Tuesday, May 17, 2011

Album Review: Ministry - "Filth Pig" (1996)

Filth Pig

Psalm 69 comes out. Suddenly, for what seems like five minutes, Ministry becomes one of the biggest bands on the face of the earth for every metalhead and angry alterna-rocker kid who ever watched MTV. Lots of festival-headlining and sold-out arena touring. Soon it became time to give the people a follow-up. What was delivered obviously did not fit the needs of the public, who responded to it with scorn. Personally, I'm not sure what their expectations were, because for a band with as much evolution between albums as Ministry, Filth Pig doesn't seem like much of a leap from Psalm 69. People just don't like change, it seems.

Being one of the most maligned albums in Ministry's catalog, I suppose it's not exactly difficult to see why the fanbase responded so poorly to it. Its sound has become a sort of plodding industrial doom metal, with sinister Black Sabbath riffs and thick, sludgy songwriting and production. No speed solos here. The band had experimented with this to an extent on the previous album with "Scarecrow", now most of the tracks follow a similar format, but with lower tuning. Many fan reviews I have seen criticize the album for a perceived lack of electronics or samples, but they're used just as much as the previous album. They're simply more subtle, spaced-apart, or buried in the deceptively multilayered mix, and they attain a very eerie feel for the careful listener. Basically, where a few of the previous albums said more of something like "sci-fi action sequence", this one groans more to the tune of "depressed crackhouse visit and subsequent overdose scene". Kind of like a more radio-friendly, more-polished and more complexly-mixed industrial Eyehategod, if you will.

Our lineup for tonight includes (of course) Al Jourgensen and Paul Barker as primary songwriters and men-about-town, with Louis Svitek and the ever-trusty Mike Scaccia on guitar and Duane Buford, previously of side project Revolting Cocks, on electronics duties. Longtime drummer Bill Rieflin recorded about half of the album but quit to head for greener pastures (particularly, to play on some incredible Swans albums) and was replaced for the other half with drummer familiar to the Touch & Go scene in the 80's, Rey Washam (previously of noise rock bands Scratch Acid and Rapeman, among others). Considering, like with most Ministry records, you don't really get much of a sense of who did what and where, it's hard to rate the band on individual performances, but Rieflin is excellent as usual in the tracks he plays on, and it's kind of funny and odd that the album pretty much plays directly against Scaccia's strengths as a guitarist, being slow and trudging as opposed to the speedy technical thrash-wank he's known for, but the guitar all sounds good so I suppose it worked out.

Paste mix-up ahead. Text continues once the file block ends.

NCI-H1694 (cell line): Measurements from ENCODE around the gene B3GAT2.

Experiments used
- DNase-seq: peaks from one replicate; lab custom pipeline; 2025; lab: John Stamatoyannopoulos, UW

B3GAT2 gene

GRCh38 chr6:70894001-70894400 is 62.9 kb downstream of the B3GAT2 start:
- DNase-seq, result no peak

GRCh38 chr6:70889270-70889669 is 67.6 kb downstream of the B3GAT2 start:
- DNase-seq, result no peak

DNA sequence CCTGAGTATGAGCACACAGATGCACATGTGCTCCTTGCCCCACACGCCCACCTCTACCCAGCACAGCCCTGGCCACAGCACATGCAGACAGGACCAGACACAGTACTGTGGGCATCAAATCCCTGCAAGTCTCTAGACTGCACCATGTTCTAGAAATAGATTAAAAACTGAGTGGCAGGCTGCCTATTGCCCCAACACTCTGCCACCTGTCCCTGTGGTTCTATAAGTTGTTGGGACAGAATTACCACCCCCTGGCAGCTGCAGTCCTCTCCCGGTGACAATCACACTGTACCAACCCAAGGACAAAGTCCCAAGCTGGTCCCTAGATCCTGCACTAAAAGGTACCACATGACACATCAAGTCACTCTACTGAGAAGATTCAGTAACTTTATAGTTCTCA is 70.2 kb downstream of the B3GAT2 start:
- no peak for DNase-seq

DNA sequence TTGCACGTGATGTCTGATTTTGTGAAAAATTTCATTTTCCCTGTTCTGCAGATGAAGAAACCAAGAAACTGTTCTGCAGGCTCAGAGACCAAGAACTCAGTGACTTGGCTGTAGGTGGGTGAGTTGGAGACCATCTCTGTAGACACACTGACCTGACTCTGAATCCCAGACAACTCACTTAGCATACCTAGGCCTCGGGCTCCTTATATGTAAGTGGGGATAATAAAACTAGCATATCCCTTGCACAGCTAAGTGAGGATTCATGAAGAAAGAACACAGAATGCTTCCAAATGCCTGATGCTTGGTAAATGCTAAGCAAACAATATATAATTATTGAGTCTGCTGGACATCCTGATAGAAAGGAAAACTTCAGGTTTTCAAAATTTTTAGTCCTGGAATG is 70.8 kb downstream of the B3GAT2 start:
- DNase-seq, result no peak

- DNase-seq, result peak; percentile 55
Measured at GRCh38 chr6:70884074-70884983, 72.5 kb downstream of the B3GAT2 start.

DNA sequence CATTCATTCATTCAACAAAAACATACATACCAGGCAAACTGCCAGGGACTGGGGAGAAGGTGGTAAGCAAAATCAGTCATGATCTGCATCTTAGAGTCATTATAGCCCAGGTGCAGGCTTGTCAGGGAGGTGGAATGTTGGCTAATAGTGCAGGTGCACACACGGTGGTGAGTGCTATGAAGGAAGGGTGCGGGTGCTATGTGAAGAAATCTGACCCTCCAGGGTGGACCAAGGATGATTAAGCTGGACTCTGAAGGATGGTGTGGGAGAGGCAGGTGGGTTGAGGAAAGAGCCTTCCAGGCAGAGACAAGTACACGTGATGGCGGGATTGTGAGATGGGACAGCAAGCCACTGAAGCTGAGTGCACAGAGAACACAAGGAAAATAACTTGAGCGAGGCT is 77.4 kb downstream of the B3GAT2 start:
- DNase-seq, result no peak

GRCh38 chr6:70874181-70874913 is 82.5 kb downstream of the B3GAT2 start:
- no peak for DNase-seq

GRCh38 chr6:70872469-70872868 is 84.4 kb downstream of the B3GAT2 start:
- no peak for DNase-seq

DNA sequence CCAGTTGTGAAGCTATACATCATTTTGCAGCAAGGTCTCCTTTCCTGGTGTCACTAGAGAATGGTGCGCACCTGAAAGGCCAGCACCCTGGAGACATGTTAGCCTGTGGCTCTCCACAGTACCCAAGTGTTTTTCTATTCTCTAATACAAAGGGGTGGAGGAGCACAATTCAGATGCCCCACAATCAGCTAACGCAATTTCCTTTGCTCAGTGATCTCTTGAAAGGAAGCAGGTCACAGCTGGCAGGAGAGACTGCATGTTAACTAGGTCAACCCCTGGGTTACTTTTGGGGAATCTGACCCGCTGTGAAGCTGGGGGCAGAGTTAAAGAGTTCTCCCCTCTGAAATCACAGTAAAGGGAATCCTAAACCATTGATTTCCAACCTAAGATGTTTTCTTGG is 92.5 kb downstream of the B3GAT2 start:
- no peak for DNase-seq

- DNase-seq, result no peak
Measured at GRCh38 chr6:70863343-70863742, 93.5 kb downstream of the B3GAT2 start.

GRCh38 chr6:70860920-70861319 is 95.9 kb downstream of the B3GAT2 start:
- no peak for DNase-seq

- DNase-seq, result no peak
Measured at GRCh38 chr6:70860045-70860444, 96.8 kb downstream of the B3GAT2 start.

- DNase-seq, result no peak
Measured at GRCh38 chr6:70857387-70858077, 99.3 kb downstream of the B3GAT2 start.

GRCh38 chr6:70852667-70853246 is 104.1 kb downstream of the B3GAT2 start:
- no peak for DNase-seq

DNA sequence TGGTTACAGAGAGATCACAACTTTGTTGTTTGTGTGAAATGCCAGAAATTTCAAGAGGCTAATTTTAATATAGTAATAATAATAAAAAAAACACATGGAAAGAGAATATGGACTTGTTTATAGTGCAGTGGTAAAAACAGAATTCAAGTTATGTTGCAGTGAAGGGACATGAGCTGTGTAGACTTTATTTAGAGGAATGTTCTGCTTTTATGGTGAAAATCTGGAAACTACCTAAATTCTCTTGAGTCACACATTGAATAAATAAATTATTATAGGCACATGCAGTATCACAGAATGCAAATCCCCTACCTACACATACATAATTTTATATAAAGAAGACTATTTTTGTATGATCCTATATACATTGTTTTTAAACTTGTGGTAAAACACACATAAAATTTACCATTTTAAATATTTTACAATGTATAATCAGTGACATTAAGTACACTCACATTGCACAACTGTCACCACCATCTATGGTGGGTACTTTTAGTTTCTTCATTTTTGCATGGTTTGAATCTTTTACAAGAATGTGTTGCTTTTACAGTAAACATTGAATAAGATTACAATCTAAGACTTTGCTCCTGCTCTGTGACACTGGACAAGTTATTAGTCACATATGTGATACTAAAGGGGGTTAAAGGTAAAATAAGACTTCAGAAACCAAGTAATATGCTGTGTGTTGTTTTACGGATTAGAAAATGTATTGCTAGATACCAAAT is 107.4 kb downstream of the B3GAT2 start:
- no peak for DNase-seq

There are some very good tracks on here... The first track, "Reload", opens the album with a track whose tempo almost creates the feeling of whiplash compared to the rest of the record. It's a manic, frenzied song that sounds like the score to a Peckinpah gunfight scene on acid. The title track, immediately following, is a crushingly powerful track that should be a doom metal classic. It has an amazing evil riff and a wonderful use of harmonica in one part. "The Fall" is another great slab of doom metal that almost sounds like a Type O Negative song, with a sweet abrasive riff and beautiful piano work. And of course there's the big favorite of the album, the heavy reworking of Bob Dylan's "Lay Lady Lay".

The songs evoke this odd feeling, like visiting a dive bar in a small desert town like a rejected child of Vegas, getting extremely intoxicated, and witnessing (or participating in) an orgy of violent criminal behavior. Like A Clockwork Orange high on heroin in addition to what was in that milk the droogs were drinking. Al Jourgensen's lyrics are at perhaps their most abstract and hopeless, most seeming to be about struggles with addiction or other things of that nature. There's certainly political commentary on here but it's way more subtle than usual with this bunch. One of my favorite things about the album is how, as I said earlier, it's more deeply-layered than people give it credit for being. This is really an album that rewards paying attention. The deep rolling bass and the grinding guitar and the small echoing guitars wailing off to the side and the dim, tinny samples being rhythmically repeated in the background and Al Jourgensen's static-riddled voice scratching the air give the album a very amazing, distinctive atmosphere that's easy to get absolutely sucked into.

Really, I find the story with this album to be tragic... It was so horribly panned, alongside the band's other few successive albums' attempts to try new things, that when Barker jumped ship, Jourgensen felt the need to try and revisit the successful format of Psalm 69, only make it more mainstream sounding... And what's more, that he found success doing that, and so did it again... And again after that... And allowed Ministry's usually-evolving sound to stagnate in mainstream mediocrity. I still love this album... You've got to be more in a certain mood (or state of mind) to get the absolute most out of this album than you would with some of the previous stuff, but it's a great record all the time. And it's better than the whole Bush trilogy.


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